Michigan Adding Jobs Through Expansion by Auto Components Manufacturers

Michigan Adding Jobs Through Expansion by Auto Components Manufacturers

State is providing incentives through tax abatement and other incentives programs

Earlier this week valve train components manufacturer, Bleistahl North America LP, a subsidiary of Bleistahl Ltd., announced it will add 58 new jobs to centralize its North American production in Battle Creek, Michigan. The company, formed in 2001, will invest $11.5 million to open a new plant. The company will receive a $475,000 Michigan Business Development performance-based grant while the city of Battle Creek is offering 12-year property tax abatements valued at $532,000.  

Kay Manufacturing Co., which is based in Calumet City, Ill., will expand into a facility in St. Joseph Carter Township, adding 80 jobs. The company provides precision machining services of forged material to domestic automotive subassemblies on a production basis. The company will invest $9.3 million. As a result of the expansion, Kay Manufacturing has been awarded a $350,000 Michigan Business Development Program incentive. In addition, St. Joseph Township is expected to approve a 12-year tax abatement valued at $321,000.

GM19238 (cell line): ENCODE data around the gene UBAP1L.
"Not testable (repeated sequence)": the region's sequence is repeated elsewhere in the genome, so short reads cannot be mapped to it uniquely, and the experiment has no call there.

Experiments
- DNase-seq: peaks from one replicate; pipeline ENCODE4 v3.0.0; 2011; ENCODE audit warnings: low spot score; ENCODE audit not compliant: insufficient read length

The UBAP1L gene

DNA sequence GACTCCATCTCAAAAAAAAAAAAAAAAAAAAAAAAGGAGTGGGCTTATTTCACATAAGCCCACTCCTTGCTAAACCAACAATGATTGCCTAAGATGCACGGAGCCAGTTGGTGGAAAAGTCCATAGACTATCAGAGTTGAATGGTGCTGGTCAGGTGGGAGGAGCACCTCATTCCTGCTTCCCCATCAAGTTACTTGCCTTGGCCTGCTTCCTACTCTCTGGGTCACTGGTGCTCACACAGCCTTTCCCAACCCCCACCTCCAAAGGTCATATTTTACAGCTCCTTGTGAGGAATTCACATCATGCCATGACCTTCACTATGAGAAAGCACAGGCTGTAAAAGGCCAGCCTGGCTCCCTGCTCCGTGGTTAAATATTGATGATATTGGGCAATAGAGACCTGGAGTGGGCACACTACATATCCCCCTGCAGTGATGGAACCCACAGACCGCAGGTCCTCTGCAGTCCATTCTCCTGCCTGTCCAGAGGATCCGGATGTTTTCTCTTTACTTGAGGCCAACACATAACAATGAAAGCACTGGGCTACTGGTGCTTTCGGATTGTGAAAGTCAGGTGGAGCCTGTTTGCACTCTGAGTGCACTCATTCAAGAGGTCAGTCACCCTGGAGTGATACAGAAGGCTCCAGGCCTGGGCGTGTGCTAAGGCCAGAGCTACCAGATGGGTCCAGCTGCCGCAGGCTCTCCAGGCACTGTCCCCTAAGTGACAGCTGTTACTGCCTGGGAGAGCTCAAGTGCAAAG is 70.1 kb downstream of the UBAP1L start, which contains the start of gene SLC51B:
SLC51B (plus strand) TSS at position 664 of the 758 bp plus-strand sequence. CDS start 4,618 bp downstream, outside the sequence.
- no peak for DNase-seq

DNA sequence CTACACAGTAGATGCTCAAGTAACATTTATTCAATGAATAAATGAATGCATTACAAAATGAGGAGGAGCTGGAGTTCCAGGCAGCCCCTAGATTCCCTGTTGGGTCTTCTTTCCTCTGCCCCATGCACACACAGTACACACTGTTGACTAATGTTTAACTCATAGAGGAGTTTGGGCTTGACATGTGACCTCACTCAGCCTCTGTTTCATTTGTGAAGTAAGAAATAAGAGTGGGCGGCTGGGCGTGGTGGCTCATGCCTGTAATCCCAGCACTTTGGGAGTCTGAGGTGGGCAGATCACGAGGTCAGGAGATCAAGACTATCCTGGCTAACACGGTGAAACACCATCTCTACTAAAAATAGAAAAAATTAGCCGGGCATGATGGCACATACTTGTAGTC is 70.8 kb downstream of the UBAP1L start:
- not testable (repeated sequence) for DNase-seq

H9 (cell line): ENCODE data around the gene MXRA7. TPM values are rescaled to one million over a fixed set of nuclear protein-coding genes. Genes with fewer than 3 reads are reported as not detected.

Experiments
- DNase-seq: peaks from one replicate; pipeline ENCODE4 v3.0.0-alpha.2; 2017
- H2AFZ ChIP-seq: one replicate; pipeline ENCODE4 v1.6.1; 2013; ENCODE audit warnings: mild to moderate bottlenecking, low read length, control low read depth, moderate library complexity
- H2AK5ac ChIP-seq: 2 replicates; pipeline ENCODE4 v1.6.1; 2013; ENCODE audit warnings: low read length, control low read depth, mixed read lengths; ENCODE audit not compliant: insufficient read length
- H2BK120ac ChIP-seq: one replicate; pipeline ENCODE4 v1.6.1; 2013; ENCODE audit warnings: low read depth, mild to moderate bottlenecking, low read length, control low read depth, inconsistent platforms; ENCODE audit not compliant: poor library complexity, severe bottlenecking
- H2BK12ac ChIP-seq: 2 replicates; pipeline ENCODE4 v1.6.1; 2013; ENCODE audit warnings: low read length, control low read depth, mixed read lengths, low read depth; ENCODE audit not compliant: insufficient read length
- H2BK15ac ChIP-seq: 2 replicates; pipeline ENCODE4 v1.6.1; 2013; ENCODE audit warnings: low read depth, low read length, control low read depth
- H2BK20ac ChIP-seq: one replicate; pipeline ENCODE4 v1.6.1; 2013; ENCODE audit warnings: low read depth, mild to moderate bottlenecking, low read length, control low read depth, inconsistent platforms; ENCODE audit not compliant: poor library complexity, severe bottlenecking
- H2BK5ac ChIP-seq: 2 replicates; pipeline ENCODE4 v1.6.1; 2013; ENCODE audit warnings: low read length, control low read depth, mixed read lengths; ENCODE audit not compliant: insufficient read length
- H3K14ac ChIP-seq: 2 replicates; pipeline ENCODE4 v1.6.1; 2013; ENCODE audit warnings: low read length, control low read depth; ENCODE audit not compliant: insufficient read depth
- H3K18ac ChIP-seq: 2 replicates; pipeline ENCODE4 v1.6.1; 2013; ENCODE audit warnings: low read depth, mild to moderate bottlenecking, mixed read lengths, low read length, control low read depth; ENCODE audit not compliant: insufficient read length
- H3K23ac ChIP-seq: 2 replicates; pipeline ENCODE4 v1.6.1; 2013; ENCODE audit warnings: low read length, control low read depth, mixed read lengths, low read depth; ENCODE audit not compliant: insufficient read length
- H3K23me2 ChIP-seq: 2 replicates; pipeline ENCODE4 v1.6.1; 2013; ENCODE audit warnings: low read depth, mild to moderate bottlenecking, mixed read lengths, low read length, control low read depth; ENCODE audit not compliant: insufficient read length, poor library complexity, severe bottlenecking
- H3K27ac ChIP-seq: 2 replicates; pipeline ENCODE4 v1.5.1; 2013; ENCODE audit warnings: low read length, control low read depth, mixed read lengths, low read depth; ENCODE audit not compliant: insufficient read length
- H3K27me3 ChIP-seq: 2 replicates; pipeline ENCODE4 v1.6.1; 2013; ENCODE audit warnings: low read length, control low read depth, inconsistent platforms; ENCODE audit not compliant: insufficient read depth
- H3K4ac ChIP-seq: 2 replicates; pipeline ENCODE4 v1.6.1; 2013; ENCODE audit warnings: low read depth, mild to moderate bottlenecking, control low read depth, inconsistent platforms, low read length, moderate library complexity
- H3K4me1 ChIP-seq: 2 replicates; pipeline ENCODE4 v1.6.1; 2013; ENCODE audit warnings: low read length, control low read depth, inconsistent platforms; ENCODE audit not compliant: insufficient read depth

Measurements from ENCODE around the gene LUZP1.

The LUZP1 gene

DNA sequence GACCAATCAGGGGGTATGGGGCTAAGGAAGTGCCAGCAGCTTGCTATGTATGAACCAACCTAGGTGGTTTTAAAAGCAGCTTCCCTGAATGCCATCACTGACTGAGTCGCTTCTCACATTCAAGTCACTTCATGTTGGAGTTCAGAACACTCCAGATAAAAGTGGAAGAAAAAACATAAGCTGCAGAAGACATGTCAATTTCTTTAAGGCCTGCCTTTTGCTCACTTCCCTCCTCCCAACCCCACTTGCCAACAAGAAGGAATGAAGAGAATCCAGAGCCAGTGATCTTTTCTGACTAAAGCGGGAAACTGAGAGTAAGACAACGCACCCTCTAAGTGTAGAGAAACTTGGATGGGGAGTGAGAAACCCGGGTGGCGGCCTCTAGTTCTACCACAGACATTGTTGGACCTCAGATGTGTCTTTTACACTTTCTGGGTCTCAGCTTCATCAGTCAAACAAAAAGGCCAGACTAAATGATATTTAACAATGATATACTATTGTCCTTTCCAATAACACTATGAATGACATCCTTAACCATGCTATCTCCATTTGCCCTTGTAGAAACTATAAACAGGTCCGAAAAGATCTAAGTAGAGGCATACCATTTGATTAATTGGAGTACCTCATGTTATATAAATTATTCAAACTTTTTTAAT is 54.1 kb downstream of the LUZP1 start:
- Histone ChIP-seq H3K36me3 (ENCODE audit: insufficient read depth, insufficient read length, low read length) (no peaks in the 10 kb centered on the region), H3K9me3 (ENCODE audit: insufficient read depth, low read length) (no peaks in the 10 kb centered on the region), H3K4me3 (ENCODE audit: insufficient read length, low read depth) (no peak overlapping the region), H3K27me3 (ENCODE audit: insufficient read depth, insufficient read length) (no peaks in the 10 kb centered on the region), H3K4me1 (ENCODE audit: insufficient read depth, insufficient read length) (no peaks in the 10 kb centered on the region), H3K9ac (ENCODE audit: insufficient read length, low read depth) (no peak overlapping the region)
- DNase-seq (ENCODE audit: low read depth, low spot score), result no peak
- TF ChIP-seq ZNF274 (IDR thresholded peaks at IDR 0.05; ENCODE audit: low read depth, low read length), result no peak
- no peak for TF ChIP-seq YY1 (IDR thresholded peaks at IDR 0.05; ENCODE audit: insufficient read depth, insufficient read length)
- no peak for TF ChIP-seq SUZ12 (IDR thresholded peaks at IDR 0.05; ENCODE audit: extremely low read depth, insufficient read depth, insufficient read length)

Rassini Brakes, LLC, headquartered in Mexico, a supplier of rotor components plans to open a new facility in Mt. Morris Charter Township for machining automotive products for delivery to OEM assembly plants in the Midwest. The company will invest up to $17.3 million and create 55 new jobs, resulting in a $500,000 Michigan Development performance-based grant.

All of the companies received some type of incentives from the Michigan Business Development and Community Revitalization which was signed into law by Governor Rick Snyder in December of 2011. The program provides grants, loans and other economic assistance to qualified businesses that make investments or create jobs in Michigan, with preference given to businesses that need additional assistance for deal-closing and for second stage gap financing.   

Other assistance is offered in the form of the The Michigan Community Revitalization Program which provides economic assistance of up to $10 million to projects that will revitalize regional urban areas, act as a catalyst for additional investment in a community, reuse vacant or historic buildings and promote mixed use and sustainable development.  

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